Tye Brady, the head of Amazon Robotics, and I had a brief conversation on robotic innovation against the backdrop of corporate cost cutting.

Brady told TechCrunch, “We’re clearly mindful of the macroeconomic situations that are taking place,” before adding that the business had recently frozen new employees until the end of the year. Amazon is undoubtedly not alone in that decision, and it hasn’t reduced its own workforce the way businesses like Meta have in recent months.

Brady said, “Regardless of the state of the economy, Scout has always been experimental. “We’re open to trying new things and experimenting. Both times and occasionally don’t work out. But we constantly draw lessons from our mistakes and apply them to robots.

Brady responded when asked if Scout was an instance of “things not working out.” “We conducted a few trials. We always ask, “How can we improve the customer experience?” as our final inquiry. The indications that we are observing might not be right now. Not now, though I’m not suggesting that’s always the case.

Canvas is even more integrated into the Robotics team. According to reports, the startup that Amazon acquired in 2019 for more than $100 million was among those affected by these cost-cutting efforts. A genuinely outstanding autonomous cart system had been created by the company. Over the summer, I was informed by VP Joseph Quinlivan that the Proteus system was created independently of the Canvas acquisition.

At the time, he stated, “That was internally built by the Amazon Robotics team that came out of the Kiva acquisition. “At Amazon, we frequently have multiple development projects underway. The Canvas team is going to concentrate on a different application that we haven’t yet revealed, and we’re excited to see what they deliver.

Brady claims that the Canvas team is not an example of a project, like Scout, that was just plain unsuccessful.

Canvas taught us a lot, the executive told TechCrunch. “We spoke with the team and observed the prototypes they had in mind. Even before Canvas was acquired, we had been working on prototypes for a while. We had the opportunity to discuss some of the technology and team’s practical insights. […] We’re leaning toward these experiences right now, but we’re also quite enthusiastic about the Proteus vehicle that just came out.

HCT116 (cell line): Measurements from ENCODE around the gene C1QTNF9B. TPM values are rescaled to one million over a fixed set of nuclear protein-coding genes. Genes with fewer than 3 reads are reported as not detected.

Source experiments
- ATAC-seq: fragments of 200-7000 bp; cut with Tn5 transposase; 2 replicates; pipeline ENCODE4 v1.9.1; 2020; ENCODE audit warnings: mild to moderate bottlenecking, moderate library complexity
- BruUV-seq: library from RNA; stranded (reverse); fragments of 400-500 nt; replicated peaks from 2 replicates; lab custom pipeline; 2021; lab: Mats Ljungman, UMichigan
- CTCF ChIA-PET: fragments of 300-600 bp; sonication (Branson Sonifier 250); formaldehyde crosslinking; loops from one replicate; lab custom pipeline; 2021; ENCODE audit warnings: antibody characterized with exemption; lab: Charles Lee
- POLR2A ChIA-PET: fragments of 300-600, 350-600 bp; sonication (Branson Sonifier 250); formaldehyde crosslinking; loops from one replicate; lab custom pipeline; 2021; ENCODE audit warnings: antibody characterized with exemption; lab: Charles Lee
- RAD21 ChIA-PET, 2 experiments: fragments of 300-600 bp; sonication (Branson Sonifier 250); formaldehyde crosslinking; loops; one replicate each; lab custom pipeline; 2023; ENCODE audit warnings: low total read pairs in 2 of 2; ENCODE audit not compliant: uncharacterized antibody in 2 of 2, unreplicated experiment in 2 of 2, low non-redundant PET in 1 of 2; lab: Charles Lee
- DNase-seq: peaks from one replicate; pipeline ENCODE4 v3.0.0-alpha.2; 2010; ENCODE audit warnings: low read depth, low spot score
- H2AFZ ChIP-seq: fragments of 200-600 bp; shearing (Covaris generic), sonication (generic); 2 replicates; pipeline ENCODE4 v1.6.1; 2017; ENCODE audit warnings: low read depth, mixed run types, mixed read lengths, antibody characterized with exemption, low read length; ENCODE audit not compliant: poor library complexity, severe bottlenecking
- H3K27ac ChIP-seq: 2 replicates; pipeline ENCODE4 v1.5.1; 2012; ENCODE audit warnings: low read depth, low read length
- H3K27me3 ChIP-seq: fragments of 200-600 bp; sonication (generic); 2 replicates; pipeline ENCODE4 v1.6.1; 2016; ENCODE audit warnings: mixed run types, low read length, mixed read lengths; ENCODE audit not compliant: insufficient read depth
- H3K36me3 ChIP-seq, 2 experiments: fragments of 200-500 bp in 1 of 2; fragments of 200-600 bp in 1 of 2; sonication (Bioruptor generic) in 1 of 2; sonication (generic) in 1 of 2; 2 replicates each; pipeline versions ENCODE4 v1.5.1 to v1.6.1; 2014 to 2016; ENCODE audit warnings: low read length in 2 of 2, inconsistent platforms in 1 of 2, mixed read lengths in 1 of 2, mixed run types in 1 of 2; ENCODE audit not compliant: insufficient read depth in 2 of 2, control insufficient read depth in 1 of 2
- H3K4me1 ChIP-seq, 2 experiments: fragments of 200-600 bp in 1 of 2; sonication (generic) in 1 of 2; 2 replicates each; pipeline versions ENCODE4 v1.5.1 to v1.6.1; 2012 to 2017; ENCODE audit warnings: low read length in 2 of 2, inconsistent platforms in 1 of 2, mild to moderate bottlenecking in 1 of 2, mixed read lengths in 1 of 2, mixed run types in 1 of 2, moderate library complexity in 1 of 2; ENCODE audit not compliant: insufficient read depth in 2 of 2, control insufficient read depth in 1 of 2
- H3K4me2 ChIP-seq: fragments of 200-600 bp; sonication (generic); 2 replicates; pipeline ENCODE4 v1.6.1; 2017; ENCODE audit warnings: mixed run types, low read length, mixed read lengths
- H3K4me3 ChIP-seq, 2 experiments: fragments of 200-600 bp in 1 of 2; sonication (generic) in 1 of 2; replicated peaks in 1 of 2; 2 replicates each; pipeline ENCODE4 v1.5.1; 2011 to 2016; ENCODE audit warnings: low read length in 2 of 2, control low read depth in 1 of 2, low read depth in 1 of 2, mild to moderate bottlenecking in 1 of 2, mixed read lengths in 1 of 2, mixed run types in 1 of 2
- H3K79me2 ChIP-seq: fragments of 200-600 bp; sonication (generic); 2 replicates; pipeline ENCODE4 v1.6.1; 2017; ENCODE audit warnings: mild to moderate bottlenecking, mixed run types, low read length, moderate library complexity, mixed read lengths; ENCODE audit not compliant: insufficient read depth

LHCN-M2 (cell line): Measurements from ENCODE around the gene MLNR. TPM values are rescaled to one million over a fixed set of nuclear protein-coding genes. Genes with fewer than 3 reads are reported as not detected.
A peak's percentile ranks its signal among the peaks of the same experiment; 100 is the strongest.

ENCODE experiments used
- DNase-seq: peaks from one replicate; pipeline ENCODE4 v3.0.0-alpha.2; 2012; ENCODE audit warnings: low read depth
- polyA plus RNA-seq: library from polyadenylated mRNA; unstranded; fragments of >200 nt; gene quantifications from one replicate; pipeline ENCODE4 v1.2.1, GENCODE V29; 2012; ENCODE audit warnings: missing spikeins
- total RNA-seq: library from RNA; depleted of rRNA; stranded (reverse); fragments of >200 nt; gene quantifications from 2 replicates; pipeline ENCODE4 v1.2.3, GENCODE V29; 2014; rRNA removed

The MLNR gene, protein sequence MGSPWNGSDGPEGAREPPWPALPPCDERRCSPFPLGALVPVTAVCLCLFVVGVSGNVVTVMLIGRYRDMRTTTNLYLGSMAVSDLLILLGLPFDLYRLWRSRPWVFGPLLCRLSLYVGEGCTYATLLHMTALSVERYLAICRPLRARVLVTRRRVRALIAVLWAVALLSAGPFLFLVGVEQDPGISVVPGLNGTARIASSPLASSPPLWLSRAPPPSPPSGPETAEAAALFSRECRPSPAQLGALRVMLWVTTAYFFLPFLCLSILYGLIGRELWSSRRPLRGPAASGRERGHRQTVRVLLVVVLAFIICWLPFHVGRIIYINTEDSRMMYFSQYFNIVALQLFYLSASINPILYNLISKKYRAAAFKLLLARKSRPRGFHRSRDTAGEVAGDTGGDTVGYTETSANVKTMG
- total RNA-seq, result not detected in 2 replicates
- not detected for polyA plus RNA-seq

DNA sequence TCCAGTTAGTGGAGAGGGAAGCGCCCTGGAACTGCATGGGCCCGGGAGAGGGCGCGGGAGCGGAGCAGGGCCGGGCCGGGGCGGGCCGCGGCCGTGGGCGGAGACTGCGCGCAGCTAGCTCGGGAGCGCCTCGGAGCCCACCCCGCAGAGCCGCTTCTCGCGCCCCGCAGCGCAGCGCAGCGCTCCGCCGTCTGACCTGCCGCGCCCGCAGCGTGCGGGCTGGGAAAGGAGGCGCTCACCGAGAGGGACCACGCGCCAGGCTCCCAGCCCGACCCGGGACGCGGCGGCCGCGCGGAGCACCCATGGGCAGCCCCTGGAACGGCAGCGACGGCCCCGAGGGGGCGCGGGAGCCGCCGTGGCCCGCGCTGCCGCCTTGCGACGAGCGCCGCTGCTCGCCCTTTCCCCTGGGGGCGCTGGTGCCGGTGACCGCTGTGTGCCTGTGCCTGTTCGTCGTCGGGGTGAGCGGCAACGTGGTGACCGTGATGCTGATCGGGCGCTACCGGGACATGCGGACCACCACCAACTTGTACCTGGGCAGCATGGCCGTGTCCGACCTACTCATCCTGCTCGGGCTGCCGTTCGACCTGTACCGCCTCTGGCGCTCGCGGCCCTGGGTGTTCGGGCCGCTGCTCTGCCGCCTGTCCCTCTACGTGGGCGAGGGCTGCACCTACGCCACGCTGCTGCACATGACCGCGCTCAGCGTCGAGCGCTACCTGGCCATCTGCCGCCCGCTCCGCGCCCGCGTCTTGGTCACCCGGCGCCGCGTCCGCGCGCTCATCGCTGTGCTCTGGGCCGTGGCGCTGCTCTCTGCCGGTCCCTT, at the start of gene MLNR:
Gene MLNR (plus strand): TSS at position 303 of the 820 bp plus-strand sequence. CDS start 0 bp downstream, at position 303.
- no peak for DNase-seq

Brady claims that Amazon is “consolidating” its robotics initiatives under one roof as the business continues to curtail or halt other programs.

“Leadership, how we arrange ourselves to provide robotics products—both the ones you’ve seen today and any that we, hopefully, will announce in the near future. That doesn’t imply that our investment strategy will change. The need to invest in robotics is still quite great. Our belief that humans and machines can work together to accomplish tasks more safely, simply, and effectively has not changed in the slightest because of this.

Despite budget cuts, he continues, acquisitions are “always on the table.” In the face of larger cuts, Amazon is nonetheless preserving its $1 billion Industrial Innovation Fund. The corporation has already made investments in a number of robotics companies, including Israeli startup BionicHIVE and Digit-maker Agility, both of which create outstanding shelf-based robotic systems.


We understand that not everything needs to be created inside of Amazon’s borders, Brady added. “We can ride along with them if we can seed some of these startups and allow them to execute technology with a real project context behind it. If it makes sense, we can start incorporating those items into our own processes as they become successful so that we can learn from them as well. However, the actual purpose of the fund is to learn and observe what will transpire in this fantastic new golden age of robotics.